The haricot verts that Southern Specialties supplies to Sunfish Grill come from Guatemala, and are available year round.

"They are tender and have no fiber," said Mr. Eagle. "This particular bean has been highly favored by the European community and by chefs world over for its wonderful flavor and texture."

The Southern Specialties' asparagus that Mr. Sindaco is fond of is from Peru and is available year round in white and green.

"The Key limes are from Guatemala and Mexico, depending on the season, as are mangos," said Mr. Eagle. "Berries are seasonal, and though available year round, the source depends on the time of year. We handle blackberries from Mexico and Guatemala, raspberries from Chile, [and] blueberries come from Argentina, Chile, Florida, British Columbia and North Carolina."

Mr. Eagle termed Mr. Sindaco a highly accomplished chef with years of experience. He selects his own products, from seafood to produce and everything in between. He is out early every day selecting the foods he wants delivered to the restaurant, rather than employing a sous chef who picks up the phone and orders blindly. He knows what he wants, and is a true perfectionist.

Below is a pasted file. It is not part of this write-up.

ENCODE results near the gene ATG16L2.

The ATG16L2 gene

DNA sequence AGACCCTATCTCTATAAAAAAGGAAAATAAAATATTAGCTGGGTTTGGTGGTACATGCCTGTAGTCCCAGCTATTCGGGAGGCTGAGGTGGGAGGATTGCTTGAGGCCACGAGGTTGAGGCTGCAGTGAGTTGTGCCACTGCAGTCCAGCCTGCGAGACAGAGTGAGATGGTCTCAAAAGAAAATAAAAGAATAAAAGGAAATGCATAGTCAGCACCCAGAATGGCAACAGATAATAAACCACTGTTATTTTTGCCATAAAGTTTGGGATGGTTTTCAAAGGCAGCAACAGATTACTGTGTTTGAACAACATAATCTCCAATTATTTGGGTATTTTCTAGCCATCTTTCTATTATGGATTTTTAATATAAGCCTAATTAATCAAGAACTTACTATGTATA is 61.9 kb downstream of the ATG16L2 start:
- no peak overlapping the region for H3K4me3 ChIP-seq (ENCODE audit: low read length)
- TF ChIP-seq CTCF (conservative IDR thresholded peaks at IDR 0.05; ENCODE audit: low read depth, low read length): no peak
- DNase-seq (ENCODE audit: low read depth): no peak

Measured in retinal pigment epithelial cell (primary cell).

Mr. Eagle said that Mr. Sindaco's experiences are diverse and expansive, which give him the ability to create something unique and always in demand.

"Sunfish Grill is a destination restaurant," said Mr. Eagle. "Many people who visit Florida on vacation or business make it one of their first dining stops." He continued, "Erika's desserts are wonderful. She has a special talent that enables her to whip up delicious and eye-appealing seasonal offerings. You always want to leave room for dessert when you eat at Sunfish Grill."